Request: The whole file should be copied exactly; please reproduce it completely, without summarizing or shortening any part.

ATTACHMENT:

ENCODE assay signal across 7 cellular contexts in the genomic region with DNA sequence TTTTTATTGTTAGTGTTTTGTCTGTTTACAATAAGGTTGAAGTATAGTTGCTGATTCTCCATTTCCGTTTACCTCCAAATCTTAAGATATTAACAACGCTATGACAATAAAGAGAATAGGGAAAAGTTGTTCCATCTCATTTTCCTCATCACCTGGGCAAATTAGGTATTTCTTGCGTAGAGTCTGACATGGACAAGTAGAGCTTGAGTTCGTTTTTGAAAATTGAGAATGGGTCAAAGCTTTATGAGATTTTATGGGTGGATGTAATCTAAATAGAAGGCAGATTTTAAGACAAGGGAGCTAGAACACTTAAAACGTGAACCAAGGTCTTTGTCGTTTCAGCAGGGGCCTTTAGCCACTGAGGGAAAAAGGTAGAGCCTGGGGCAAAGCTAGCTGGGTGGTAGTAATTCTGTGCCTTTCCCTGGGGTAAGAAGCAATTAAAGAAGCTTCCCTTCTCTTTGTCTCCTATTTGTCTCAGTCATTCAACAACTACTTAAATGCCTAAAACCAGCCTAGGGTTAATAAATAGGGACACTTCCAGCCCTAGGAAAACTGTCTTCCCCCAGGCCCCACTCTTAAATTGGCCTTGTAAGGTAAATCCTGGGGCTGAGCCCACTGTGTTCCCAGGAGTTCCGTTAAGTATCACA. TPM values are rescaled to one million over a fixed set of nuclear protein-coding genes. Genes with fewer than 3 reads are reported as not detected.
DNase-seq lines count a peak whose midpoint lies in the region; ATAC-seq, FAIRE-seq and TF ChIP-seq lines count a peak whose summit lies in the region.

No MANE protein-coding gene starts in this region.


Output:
ENCODE assay signal across 7 cellular contexts in the genomic region with DNA sequence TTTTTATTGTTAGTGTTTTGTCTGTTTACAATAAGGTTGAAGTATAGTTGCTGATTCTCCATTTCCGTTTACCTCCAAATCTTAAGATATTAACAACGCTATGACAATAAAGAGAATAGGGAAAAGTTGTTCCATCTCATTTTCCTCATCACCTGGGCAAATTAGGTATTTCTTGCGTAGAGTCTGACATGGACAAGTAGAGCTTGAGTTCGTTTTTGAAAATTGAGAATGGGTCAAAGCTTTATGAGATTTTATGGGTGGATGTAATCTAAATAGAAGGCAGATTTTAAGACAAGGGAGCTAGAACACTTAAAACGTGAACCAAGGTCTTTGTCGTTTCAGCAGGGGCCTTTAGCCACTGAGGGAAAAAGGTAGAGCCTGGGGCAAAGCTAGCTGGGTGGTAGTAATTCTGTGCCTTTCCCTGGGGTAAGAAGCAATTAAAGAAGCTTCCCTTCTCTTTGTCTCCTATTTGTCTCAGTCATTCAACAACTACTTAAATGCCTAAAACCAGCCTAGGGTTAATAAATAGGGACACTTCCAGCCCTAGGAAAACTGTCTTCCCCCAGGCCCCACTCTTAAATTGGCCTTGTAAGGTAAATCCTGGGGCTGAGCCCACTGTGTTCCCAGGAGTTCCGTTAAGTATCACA. TPM values are rescaled to one million over a fixed set of nuclear protein-coding genes. Genes with fewer than 3 reads are reported as not detected.
DNase-seq lines count a peak whose midpoint lies in the region; ATAC-seq, FAIRE-seq and TF ChIP-seq lines count a peak whose summit lies in the region.

No MANE protein-coding gene starts in this region.